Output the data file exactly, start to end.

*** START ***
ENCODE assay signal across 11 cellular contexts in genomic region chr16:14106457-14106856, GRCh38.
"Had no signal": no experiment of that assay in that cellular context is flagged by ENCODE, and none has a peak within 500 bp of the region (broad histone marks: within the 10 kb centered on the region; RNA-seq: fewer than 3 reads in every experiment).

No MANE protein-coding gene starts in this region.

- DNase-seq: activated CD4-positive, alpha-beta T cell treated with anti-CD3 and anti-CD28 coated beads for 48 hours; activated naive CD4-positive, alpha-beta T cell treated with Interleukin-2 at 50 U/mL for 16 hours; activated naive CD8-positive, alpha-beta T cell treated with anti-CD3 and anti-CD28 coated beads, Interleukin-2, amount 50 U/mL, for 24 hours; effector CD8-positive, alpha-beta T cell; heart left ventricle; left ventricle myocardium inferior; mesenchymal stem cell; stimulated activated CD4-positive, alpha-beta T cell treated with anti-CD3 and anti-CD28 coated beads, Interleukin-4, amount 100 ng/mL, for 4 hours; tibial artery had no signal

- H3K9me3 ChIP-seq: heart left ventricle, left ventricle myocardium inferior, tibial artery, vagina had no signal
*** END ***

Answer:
ENCODE assay signal across 11 cellular contexts in genomic region chr16:14106457-14106856, GRCh38.
"Had no signal": no experiment of that assay in that cellular context is flagged by ENCODE, and none has a peak within 500 bp of the region (broad histone marks: within the 10 kb centered on the region; RNA-seq: fewer than 3 reads in every experiment).

No MANE protein-coding gene starts in this region.

- DNase-seq: activated CD4-positive, alpha-beta T cell treated with anti-CD3 and anti-CD28 coated beads for 48 hours; activated naive CD4-positive, alpha-beta T cell treated with Interleukin-2 at 50 U/mL for 16 hours; activated naive CD8-positive, alpha-beta T cell treated with anti-CD3 and anti-CD28 coated beads, Interleukin-2, amount 50 U/mL, for 24 hours; effector CD8-positive, alpha-beta T cell; heart left ventricle; left ventricle myocardium inferior; mesenchymal stem cell; stimulated activated CD4-positive, alpha-beta T cell treated with anti-CD3 and anti-CD28 coated beads, Interleukin-4, amount 100 ng/mL, for 4 hours; tibial artery had no signal

- H3K9me3 ChIP-seq: heart left ventricle, left ventricle myocardium inferior, tibial artery, vagina had no signal